Pentagon: 'There will be additional force' beyond 5,200 troops sent to border
The Pentagon on Tuesday said the number of troops to be sent to the border beginning this week is expected to rise.
“What I can confirm is there will be additional force over and above the 5,239; the magnitude of that difference, I don’t have an answer for you,” U.S. Northern Command and North American Aerospace Defense Command head Gen. Terrence O'Shaughnessy told reporters at the Pentagon.
O'Shaughnessy added that the final number of troops is “undetermined,” and will change as the Pentagon works to “refine the requests” from the Department of Homeland Security and U.S. Customs and Border Protection (CBP).
The cost of the deployment “is unknown at this time.”
O'Shaughnessy announced a day prior that the U.S. military will send more than 5,200 active duty service members to the border in Texas, Arizona and California as part of Operation Faithful Patriot. He noted then it was “just the start of this operation.”
A little more than 1,000 troops are already in place in Texas. But O'Shaughnessy said Tuesday “that number is literally, as we speak, changing because you have additional forces that are moving in today to Texas."
An eventual 1,800 troops from seven different bases will reach Texas “in days,” 870 of which will be part of the headquarters there that will be in charge of command and control, he said.
Thousands of additional reserve forces are on hand to be sent to the border.
President TrumpDonald John TrumpHouse panel approves 0.5B defense policy bill House panel votes against curtailing Insurrection Act powers after heated debate House panel votes to constrain Afghan drawdown, ask for assessment on 'incentives' to attack US troops MORE last week ordered the Pentagon to move forward on the troop deployment in response to a shrinking caravan of Central Americans that he has portrayed as a threat to national security.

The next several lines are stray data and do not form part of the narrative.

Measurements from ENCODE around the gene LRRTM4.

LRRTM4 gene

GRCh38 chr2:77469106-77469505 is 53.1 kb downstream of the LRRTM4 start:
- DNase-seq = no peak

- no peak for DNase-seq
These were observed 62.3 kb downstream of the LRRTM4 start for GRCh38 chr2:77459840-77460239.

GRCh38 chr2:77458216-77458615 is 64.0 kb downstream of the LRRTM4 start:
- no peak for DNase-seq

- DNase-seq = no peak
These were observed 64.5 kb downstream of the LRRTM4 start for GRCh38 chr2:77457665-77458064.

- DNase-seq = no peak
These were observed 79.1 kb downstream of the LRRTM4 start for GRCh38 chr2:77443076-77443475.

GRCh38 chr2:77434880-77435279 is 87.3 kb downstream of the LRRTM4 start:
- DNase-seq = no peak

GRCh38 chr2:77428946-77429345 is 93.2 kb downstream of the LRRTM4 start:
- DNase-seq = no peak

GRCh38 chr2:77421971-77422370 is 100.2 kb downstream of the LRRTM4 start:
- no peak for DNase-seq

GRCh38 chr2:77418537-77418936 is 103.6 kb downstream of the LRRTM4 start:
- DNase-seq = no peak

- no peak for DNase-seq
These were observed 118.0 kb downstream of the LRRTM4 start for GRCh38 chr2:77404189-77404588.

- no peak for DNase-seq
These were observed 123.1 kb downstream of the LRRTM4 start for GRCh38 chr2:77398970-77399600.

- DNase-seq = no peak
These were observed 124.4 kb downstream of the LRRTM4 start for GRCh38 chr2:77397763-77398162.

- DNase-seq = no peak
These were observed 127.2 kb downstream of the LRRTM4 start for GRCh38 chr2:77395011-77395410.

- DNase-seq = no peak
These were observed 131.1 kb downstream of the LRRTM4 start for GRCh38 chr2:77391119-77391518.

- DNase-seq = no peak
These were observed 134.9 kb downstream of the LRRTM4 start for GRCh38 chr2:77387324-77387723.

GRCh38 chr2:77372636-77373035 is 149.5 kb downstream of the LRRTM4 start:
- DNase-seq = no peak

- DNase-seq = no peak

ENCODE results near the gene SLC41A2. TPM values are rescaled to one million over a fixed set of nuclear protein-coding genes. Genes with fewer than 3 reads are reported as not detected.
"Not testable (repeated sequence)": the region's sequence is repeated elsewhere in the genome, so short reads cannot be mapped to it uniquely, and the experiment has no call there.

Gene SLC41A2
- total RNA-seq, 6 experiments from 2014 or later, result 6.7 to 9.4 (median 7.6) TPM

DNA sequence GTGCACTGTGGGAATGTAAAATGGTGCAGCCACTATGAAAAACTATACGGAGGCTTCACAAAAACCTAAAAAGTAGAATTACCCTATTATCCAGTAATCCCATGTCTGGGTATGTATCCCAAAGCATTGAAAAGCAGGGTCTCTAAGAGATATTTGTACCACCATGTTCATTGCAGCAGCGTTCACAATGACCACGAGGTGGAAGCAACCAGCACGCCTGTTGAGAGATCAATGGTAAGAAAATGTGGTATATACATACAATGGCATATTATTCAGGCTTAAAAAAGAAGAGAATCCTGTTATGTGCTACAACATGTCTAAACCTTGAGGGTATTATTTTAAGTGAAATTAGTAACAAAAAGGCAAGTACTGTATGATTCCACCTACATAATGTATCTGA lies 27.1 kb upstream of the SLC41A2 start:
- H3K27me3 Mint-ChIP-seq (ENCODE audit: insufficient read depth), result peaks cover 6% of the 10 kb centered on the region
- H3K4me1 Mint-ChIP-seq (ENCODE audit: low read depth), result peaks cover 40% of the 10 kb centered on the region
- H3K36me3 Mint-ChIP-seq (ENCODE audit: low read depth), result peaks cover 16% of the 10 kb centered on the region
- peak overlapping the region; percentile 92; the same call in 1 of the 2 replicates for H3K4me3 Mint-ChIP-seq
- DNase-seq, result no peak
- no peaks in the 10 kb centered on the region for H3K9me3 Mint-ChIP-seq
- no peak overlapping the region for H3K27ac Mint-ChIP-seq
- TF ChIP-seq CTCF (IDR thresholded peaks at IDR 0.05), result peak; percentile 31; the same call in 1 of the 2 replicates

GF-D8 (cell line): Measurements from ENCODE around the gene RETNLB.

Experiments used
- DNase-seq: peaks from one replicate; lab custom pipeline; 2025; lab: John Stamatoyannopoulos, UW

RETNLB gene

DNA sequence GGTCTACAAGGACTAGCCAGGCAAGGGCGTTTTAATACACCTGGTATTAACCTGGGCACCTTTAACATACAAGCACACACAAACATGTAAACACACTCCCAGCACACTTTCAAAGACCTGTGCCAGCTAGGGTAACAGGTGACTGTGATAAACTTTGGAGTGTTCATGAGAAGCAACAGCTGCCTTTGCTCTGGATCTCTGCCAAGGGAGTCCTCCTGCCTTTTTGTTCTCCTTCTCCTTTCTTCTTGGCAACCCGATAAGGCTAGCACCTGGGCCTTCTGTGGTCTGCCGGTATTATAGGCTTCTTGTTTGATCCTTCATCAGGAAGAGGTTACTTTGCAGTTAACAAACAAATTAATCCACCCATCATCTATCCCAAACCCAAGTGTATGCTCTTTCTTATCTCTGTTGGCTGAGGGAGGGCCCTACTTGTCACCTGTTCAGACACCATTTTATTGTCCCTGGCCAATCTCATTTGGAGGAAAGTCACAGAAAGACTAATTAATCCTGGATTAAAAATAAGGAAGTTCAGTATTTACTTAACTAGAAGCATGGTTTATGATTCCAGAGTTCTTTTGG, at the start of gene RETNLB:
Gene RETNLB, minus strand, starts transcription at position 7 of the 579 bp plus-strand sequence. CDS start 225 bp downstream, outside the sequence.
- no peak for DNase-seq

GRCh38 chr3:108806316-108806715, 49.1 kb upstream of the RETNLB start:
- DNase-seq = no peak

In a Monday tweet Trump called the caravan an “invasion” full of “Many Gang Members and some very bad people.” Trump has also spoken of Middle Easterners being a part of the caravan, without providing specific evidence, suggesting it poses a terrorism threat.
O'Shaughnessy would only say that Operation Faithful Patriot is meant to “secure the border.”
When pressed by reporters, O'Shaughnessy said the Pentagon has viewed the caravan as “different than what we’ve seen in the past.”
He said it was “clearly an organization at a higher level than we have seen before,” but would not provide additional details.
In addition to queries on cost and final troop numbers, questions remain as to why the administration has sent active duty troops to the border.
Under the Posse Comitatus Act, federal troops are mostly prohibited from engaging in domestic law enforcement activities.
O'Shaughnessy stressed that the troops will support CBP agents already at the border as part of Operation Secure Line.
“CBP personnel are absolutely the primary and principle members that will be handling specifically the migrants,” he said.
He acknowledged, however, that “there could be incidental interaction between our military members and migrants and other personnel that may be in that area.”
To address this, “we are making sure our soldiers, our Marines are going to be fully trained on how to do that interaction — they are going to understand the rules for that interaction,” O'Shaughnessy said.
U.S. troops “have very clear guidance we are giving them. It's the standard rules for the use of force. It's similar to if we were going to any location within the United States," he said.